After more than 500 years, investigators feel very confident they’ve found the wreckage of Christopher Columbus’s flagship, the Santa Maria, off the coast of Haiti.
Barry Clifford, one of the world’s top underwater archaeological investigators, says the location on a reef 10 to 15 feet below the surface off Haiti’s northern coast matches Columbus’ description of where the ship was wrecked, per his diary. The ship is the same size as the Santa Maria; rocks found nearby are from the right part of Spain to be the ship’s ballast stone; and the “smoking gun” is a 15th-century cannon, says Clifford, whose previous finds include Captain Kidd’s flagship.
For all of his conquests and military might, the actual tomb and final resting place of Alexander the Great has remained a mystery. But archaeologists think they may have finally found his tomb, underneath the heart of one of the many cities that bear his name— Alexandria, Egypt.
The oldest known stone-tipped projectiles have been found in Ethiopia, clocking in at around 280,000 years old. That’s about 88,000 years older than Homo sapiens. We know that we were not the only intelligent, tool building hominids— there were ones that came before us and existed at the same time as us, and this new find confirms that the rise of abstract intelligence was a long, slow process that occurred through many different hominid species over time. We weren’t the first, and we probably won’t be the last either.
Archaeologists have been digging for clues about the origins of Stonehenge in the wrong place for 90 years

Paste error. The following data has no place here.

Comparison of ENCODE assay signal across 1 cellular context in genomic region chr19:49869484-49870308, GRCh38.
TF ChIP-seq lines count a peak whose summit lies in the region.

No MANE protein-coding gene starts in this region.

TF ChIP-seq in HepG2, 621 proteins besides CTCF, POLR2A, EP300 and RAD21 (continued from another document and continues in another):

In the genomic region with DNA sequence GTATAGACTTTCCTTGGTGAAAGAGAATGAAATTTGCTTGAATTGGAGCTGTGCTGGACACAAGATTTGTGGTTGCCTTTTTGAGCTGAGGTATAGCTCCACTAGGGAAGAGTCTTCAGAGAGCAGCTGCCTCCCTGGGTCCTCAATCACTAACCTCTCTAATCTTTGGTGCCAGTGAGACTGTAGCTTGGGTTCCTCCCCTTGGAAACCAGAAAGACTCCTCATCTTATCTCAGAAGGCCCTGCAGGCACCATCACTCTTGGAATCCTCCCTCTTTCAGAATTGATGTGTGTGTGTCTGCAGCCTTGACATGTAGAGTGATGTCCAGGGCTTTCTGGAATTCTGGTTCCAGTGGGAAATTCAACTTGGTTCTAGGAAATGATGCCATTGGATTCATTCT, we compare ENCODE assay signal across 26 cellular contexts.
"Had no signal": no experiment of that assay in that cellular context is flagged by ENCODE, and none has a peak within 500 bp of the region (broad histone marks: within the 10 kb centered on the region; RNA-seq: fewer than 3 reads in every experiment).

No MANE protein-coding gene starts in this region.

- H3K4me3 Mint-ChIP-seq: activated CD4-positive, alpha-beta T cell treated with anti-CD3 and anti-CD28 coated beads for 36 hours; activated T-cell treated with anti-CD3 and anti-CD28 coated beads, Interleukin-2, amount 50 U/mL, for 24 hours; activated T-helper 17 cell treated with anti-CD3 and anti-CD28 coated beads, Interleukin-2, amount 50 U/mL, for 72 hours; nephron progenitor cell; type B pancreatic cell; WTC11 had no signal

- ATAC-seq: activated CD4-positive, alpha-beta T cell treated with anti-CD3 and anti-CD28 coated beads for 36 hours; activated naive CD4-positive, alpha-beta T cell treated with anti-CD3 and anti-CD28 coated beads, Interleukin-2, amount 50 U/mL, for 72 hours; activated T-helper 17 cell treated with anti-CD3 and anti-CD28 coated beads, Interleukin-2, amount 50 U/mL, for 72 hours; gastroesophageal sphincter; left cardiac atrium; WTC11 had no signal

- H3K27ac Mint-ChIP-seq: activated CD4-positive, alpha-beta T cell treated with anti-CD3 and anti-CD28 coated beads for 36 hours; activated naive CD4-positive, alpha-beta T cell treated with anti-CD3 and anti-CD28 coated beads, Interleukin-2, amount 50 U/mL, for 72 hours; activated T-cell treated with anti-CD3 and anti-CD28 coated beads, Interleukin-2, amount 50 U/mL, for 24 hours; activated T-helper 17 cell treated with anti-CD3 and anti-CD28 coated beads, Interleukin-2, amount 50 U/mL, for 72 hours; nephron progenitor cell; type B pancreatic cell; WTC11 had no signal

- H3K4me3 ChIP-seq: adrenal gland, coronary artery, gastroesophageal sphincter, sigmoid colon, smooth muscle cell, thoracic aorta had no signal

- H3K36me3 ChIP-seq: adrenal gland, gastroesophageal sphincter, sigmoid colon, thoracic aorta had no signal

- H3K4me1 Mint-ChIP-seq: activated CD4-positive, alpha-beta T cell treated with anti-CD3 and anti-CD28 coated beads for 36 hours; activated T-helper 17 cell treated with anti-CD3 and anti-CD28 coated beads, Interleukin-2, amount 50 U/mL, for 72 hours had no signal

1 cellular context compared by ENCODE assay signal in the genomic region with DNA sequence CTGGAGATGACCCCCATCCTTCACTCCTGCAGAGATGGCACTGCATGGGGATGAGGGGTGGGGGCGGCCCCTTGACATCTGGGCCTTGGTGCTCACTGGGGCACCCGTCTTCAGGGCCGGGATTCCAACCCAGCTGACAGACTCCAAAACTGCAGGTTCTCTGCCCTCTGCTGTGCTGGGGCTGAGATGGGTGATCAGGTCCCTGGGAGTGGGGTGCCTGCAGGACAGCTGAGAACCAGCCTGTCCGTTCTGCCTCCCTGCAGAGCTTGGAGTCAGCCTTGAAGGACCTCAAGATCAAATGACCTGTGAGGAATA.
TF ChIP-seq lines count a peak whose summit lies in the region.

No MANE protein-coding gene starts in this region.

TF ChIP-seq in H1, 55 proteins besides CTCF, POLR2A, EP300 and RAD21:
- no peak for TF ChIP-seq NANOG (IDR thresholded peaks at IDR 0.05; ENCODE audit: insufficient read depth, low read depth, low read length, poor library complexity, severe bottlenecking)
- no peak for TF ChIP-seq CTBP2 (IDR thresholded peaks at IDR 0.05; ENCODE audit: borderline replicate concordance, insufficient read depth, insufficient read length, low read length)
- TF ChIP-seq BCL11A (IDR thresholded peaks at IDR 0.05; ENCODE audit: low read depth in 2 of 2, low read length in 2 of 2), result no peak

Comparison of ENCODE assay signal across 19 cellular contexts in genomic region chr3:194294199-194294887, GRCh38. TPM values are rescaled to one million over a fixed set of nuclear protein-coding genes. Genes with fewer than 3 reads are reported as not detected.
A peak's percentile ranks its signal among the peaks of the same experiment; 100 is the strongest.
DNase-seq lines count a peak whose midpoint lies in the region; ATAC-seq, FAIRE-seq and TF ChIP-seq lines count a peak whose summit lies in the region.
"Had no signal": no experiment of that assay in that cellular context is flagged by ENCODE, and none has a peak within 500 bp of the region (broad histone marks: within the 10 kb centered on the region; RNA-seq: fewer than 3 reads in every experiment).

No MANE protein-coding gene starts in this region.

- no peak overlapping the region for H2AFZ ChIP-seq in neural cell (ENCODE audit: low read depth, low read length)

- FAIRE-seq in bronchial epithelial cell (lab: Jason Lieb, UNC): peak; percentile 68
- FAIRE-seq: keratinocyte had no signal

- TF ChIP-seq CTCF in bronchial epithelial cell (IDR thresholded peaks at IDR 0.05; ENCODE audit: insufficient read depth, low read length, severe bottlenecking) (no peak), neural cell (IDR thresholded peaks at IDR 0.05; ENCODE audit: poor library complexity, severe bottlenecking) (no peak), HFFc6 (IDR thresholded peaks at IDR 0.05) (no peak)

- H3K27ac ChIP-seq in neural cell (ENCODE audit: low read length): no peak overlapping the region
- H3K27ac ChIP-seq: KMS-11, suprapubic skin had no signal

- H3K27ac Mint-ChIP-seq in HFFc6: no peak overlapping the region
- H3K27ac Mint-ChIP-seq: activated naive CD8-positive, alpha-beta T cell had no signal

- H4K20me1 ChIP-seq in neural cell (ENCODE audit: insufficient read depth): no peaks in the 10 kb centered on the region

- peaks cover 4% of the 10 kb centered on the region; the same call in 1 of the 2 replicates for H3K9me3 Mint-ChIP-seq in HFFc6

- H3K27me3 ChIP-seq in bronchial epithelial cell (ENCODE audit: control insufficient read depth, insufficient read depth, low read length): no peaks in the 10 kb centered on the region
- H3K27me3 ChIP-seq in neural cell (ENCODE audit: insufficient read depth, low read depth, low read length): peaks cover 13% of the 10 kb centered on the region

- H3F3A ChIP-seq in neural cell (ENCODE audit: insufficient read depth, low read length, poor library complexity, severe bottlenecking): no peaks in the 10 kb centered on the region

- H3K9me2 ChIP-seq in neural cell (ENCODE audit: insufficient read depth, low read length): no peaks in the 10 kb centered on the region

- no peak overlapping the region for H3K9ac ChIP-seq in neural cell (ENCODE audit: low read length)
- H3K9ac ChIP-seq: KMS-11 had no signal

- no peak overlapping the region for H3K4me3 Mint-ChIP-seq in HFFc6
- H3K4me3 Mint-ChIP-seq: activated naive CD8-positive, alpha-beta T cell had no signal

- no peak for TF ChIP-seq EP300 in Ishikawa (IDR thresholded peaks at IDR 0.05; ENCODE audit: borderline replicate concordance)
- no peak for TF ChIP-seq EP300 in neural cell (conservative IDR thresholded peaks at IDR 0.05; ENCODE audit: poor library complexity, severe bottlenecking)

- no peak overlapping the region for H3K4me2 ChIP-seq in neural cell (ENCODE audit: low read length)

In order to try and determine the origin of the stones used to make Stonehenge, archaeologists have been digging at a site in Wales, where it was thought the rocks originated from. And they were in the general area, kinda sorta… using x-rays of the rocks, it turns out the rocks actually originated a mile from where everyone’s been swinging their picks for 90 years.
Brains, being soft tissuey organs don’t last long at all after anything dies under pretty much all conditions. Finding an ancient brain in any condition is miracle of archaeology, but finding a human brain that’s still some sort of stuff after 4000 years is pretty unlikely. But here it was, a Bronze Age brain under the dirt in Turkey.
Jamestown, Virginia was one of the first European colonies in the New World, and almost every single one of these early settlements dealt with incredible hardship. Archaeologists have now found evidence of cannibalism in 17th century Jamestown during the deadly winter of 1609-1610, in which 80% of the colonists died of cold and starvation.
A section of rail project for the London Crossrail had to be halted when archaeologists discovered a huge cache of ancient human skeletons that seem to be a hastily put-together body pit for victims of the Black Death around 1349. There could be as many as 50,000 individuals scattered across the site.
The problem with trying to study the evolution of arthropods is that there isn’t much to leave behind. The best thing scientists could find were bits of carapace, which doesn’t give you much idea of how a creature works. Above however is the fossilized imprint of a 520 million year old arthropod that shows a head and a long string of mouth part feeding tubes, that the thing would use to rake hapless victims into its gut.
If you’ve caught the first couple episodes of the History Channel drama, ‘Vikings’, you’ll know that Ragnor uses a “sunstone” he procured from a traveler to chart the sun’s course, even during thick, overcast days. Archaeologists may have discovered such a fabled stone in the wreck of an old Viking ship at the bottom of the English Channel.
Peruvian archeologists have discovered a temple believed to be about 5,000 years old at the ancient El Paraiso archeological site in a valley just north of Lima, the Culture Ministry said, putting it among the oldest sites in the world, comparable to the ancient city of Caral, a coastal city some 200 kilometers (125 miles) to the north.
In Leicester, England, where once stood a friary is now a parking lot. And under that parking lot were the skeletal remains of a man that scientists can now positively identify as that of King Richard III. By analyzing the bone structure, injuries, bone chemical composition and finally DNA matching, the University of Leicester finally solved one big puzzle in British history.